Don’t take our word for it – if you’re into real seafood, prepared and served by people who are passionate about seafood, Randall and Aubin should be on your “must do” list. 
Randall and Aubin, 16 Brewer Street, Soho, London


Always looking for a new London adventure, one night Victoria and I took Diane and her sister, Marilyn, to Mr. Foggs in Mayfair for a drink. Hidden away on Bruton Lane, there’s no outward sign that an establishment of any sort is housed behind the Victorian facades that line the street. Up a few steps to the door, one has to knock in order to summon the door keep to slide the peep hole back. It’s at this point that one is tempted to say something suitably snarky, such as “Rick sent me” or “Let us in, we’e got a fresh body for ye” or even “The password is Brummell.” None of these are necessary as, unless one looks truly iffy, the door is typically opened to admit you into another world – the world of Victorian London and the townhouse of Around the World in 80 Days adventurer Phinneas Fog. 

Here a review of the place from The Nudge

Picture the scene.
You’ve instructed your date to meet you on Conduit Street in Mayfair.
They’re excited. And happy.
You stroll together through Mayfair, past restaurants and designer boutiques; past jewellers and art galleries. There’s a spring in their step, and a smile on their face…
….until you direct them down a dingy back alleyway – menacingly encased on every side by concrete, shadows and high-rise office buildings – which they intuitively believe can only lead in one direction: towards their brutal and untimely death.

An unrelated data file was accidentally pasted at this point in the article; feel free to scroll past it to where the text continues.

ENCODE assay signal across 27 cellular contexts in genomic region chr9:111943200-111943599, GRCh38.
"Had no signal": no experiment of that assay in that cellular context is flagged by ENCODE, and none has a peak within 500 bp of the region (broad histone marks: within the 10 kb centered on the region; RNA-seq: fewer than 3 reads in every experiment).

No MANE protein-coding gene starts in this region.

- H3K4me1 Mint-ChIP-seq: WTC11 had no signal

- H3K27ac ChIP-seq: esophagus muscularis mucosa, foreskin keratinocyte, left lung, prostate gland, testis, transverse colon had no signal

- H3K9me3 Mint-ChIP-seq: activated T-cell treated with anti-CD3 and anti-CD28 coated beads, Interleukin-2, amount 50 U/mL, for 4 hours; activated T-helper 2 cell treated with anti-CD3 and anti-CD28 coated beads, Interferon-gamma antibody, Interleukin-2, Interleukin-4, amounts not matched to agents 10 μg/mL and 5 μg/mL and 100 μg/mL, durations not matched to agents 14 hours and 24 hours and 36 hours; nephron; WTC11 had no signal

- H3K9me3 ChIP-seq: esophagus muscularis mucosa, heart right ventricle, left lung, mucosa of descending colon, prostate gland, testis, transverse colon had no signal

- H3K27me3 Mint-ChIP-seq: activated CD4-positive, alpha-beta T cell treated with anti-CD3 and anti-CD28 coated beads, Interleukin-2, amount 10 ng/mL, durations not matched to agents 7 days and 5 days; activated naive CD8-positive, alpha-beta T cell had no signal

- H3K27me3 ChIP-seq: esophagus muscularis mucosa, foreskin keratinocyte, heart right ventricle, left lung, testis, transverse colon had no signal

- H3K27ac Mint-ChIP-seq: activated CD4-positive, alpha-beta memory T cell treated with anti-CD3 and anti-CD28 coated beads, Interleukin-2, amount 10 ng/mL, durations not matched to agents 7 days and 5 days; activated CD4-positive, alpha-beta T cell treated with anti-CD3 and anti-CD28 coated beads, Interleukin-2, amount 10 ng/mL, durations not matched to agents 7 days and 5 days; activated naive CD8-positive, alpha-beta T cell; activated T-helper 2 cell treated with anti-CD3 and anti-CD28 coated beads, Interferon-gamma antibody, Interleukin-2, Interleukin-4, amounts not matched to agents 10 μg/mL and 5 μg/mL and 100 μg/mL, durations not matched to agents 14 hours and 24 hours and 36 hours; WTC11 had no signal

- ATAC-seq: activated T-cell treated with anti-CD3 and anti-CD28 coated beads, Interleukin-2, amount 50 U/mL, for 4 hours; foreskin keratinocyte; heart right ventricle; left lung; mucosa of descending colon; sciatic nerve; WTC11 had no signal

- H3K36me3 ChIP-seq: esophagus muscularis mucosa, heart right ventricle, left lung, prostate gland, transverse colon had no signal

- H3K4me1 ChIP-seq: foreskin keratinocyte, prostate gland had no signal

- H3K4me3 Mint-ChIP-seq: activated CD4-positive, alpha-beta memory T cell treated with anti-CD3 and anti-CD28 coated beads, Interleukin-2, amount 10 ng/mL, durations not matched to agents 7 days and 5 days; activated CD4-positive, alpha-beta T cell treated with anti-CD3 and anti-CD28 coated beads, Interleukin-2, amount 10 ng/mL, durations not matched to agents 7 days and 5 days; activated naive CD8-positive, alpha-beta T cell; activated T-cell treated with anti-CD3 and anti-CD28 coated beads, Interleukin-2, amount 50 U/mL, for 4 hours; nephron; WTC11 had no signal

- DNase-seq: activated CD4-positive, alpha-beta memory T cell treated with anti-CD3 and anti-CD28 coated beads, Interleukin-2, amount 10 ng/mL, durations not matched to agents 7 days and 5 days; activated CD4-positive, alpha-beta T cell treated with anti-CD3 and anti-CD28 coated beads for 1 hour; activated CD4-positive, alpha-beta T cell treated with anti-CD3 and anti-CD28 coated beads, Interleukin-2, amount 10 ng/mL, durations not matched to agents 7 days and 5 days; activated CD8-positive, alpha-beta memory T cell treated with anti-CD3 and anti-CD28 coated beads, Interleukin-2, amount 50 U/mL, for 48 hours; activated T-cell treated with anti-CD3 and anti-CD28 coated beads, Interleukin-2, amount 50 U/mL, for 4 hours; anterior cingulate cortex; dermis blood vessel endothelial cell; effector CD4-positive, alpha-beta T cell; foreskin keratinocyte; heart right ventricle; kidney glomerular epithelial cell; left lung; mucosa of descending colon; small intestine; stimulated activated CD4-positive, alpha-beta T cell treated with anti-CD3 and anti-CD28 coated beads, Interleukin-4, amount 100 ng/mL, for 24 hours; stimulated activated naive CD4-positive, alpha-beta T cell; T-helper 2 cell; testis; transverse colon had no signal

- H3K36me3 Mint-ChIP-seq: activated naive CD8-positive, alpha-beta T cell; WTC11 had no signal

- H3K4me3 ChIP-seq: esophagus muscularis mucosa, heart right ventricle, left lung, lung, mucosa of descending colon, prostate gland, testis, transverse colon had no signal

But just around the corner relief sets in, as they spot Victorian lanterns hanging outside the immaculate exterior of a truly glimmering beacon of peculiarity: the fictional home of Mr. Phileas Fogg… which you can call “Mr. Fogg’s”.
Because that’s its name.
After climbing the steps to Fogg’s abode – having possibly just manoeuvred yourself around a horse and carriage in the street, depending on which night you go – you’ll enter the madcap home of one of fiction’s most eccentric adventurers, which overflows with artifacts and trinkets collected from his travels. Stuffed Indian tiger heads, whole crocodiles and umbrella stands made from elephants’ feet; portraits of Fogg’s ancestors; wall-mounted busts of the man’s favourite pets; annotated maps and pictures from his travels; birdcages, bicycles and one large penny-farthing swinging from the ceiling, alongside the very hot air balloon in which he travelled the world for 80 days.

Expect to see staff clad in military uniforms – coloured according to their seniority within the household – serving up absinthe aperitifs, sazeracs and stirrup cups. Expect to enjoy live sing-alongs around the piano; expect monthly visits from Mr.Fogg himself, who will regale you with tales from his most recent travels…
…and expect your date to be excited.  And happy.

And happy we were, as you can see by the photo below – drinks in a Victorian parlor, served up by attractive men in period uniforms . . . . . . bliss.

Period details abounded and were arranged around the walls – and floors, and ceiling – as far as the eye could see. In fact, period details were also found in the ladies loo.

From here we took a cab to Soho for dinner – stay tuned for that adventure, coming soon!